Sometimes perichondritis cannot be prevented, such as in the case of accidental injury. However, piercing the cartilage in your ear, which is typically piercing in the upper part of your ear, puts you at a significantly greater risk of developing perichondritis. You can also increase your risk of developing perichondritis by having multiple piercings in close proximity in your upper ear. By keeping your ear piercings in your ear lobe, you can greatly reduce your risk of having any complications related to your ear piercings. Prognosis of perichondritis is good if treated promptly; a full recovery is typically expected.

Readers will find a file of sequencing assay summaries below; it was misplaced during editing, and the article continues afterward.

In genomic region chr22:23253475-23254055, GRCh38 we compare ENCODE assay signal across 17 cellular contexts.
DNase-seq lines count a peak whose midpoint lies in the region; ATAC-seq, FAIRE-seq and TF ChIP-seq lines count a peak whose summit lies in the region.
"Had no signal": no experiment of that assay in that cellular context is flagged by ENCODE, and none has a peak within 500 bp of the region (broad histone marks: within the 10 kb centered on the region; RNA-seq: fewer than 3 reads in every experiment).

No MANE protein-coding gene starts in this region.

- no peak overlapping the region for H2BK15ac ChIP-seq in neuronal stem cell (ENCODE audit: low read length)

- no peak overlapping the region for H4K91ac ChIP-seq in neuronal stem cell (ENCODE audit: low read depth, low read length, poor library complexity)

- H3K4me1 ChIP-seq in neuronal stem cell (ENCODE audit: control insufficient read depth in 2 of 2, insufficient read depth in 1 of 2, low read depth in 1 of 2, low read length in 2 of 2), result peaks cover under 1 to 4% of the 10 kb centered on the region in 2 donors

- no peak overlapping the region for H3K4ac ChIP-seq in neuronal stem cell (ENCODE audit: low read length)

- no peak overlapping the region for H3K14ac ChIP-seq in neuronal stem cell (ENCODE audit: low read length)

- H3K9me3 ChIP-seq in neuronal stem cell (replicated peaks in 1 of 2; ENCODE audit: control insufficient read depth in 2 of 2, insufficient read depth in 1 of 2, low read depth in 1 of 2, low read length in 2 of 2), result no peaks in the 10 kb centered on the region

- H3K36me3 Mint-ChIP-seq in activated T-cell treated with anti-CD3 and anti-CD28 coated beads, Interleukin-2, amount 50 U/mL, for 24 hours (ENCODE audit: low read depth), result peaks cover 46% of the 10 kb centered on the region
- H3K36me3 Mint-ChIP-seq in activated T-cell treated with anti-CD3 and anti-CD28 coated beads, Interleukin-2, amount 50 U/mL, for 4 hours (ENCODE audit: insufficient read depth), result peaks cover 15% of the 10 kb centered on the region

GAS pharyngitis may also include fever, chills, malaise, headache, nausea, vomiting, abdominal pain, or maculopapular rash ( scarlet fever ). Cough, coryza/rhinitis, and conjunctivitis are uncommon symptoms for GAS pharyngitis. However, clinically diagnosing GAS pharyngitis based on history and physical is incredibly unreliable, so patients with a convincing presentation would benefit from laboratory confirmation (., throat culture, rapid antigen detection test of throat swab). The Centor and McIsaac criteria are useful for helping rule out GAS pharyngitis, but shouldn’t be used exclusively to diagnose it.